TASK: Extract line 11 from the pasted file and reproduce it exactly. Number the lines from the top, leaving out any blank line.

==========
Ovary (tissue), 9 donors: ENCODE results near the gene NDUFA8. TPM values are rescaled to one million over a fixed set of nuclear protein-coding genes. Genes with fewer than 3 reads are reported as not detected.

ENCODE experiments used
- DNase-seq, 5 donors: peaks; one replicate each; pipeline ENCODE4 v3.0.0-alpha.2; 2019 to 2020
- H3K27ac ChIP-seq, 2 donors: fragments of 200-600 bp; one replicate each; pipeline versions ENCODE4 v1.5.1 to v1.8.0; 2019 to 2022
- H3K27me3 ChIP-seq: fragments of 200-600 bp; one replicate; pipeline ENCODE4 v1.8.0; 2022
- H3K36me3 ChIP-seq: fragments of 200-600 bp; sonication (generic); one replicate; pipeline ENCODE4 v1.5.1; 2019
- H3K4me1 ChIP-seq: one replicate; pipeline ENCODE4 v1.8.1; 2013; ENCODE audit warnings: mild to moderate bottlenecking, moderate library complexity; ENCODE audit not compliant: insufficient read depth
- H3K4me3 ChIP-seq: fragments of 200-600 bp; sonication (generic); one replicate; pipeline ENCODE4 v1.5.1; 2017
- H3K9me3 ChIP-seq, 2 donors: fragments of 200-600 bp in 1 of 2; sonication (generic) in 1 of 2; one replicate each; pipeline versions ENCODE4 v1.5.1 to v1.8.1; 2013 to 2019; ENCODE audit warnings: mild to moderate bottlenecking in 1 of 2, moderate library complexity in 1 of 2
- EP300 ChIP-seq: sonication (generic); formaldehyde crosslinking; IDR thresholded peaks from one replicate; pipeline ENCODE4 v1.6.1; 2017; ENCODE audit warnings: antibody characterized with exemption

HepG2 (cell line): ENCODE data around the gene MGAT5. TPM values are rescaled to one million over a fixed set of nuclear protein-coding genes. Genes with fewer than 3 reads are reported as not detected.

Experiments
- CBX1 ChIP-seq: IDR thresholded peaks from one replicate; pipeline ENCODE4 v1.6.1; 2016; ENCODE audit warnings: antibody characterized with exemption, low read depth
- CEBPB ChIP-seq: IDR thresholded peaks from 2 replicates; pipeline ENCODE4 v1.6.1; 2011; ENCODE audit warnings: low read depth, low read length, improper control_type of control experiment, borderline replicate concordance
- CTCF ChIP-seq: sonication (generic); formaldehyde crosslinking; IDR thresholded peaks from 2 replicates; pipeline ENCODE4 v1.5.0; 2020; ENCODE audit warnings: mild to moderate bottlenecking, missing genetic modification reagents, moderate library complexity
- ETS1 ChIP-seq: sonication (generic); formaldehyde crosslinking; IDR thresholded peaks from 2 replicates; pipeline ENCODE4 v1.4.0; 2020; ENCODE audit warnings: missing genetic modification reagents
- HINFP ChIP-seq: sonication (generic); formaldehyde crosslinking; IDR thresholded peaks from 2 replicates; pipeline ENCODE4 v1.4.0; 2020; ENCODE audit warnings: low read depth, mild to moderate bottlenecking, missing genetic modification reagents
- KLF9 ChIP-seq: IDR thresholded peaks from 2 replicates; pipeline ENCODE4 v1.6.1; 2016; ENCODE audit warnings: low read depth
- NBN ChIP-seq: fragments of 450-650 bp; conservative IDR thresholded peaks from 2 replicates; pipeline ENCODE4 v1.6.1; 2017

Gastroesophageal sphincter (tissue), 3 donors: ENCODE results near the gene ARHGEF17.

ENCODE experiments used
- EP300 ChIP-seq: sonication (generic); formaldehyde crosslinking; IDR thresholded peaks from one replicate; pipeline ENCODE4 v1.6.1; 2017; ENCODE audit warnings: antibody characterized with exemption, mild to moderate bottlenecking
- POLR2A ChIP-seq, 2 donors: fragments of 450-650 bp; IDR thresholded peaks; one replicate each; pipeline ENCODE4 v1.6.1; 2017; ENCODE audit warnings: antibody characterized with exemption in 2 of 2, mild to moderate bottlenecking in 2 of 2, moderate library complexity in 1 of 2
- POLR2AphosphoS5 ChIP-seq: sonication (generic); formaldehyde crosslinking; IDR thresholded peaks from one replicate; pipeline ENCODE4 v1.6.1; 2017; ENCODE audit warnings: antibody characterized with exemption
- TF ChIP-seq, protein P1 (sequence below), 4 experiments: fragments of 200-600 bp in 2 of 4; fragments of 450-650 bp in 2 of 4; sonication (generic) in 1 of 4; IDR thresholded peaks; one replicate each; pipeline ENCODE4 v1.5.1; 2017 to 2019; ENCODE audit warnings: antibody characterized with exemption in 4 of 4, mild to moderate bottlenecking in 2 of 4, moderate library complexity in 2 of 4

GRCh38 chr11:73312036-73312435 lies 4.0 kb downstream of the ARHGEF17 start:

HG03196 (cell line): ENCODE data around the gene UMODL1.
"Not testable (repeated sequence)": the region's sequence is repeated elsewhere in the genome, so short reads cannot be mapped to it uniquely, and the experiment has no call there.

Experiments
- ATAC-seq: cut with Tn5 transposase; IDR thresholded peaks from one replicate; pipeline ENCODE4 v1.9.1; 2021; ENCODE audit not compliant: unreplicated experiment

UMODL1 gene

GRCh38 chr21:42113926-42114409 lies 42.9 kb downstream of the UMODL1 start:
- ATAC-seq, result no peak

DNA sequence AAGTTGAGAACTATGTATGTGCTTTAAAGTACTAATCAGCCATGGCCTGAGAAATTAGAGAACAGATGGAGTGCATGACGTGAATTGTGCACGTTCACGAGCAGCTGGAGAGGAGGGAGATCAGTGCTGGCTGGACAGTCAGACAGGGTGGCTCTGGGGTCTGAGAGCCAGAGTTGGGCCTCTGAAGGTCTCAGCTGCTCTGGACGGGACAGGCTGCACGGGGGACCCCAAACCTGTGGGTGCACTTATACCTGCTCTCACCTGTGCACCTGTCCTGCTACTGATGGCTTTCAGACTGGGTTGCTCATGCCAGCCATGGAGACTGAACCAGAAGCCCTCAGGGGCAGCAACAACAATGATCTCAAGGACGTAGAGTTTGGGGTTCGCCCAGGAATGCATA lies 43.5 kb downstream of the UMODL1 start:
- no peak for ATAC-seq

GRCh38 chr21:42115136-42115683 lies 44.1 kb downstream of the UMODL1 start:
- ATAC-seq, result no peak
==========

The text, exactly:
HepG2 (cell line): ENCODE data around the gene MGAT5. TPM values are rescaled to one million over a fixed set of nuclear protein-coding genes. Genes with fewer than 3 reads are reported as not detected.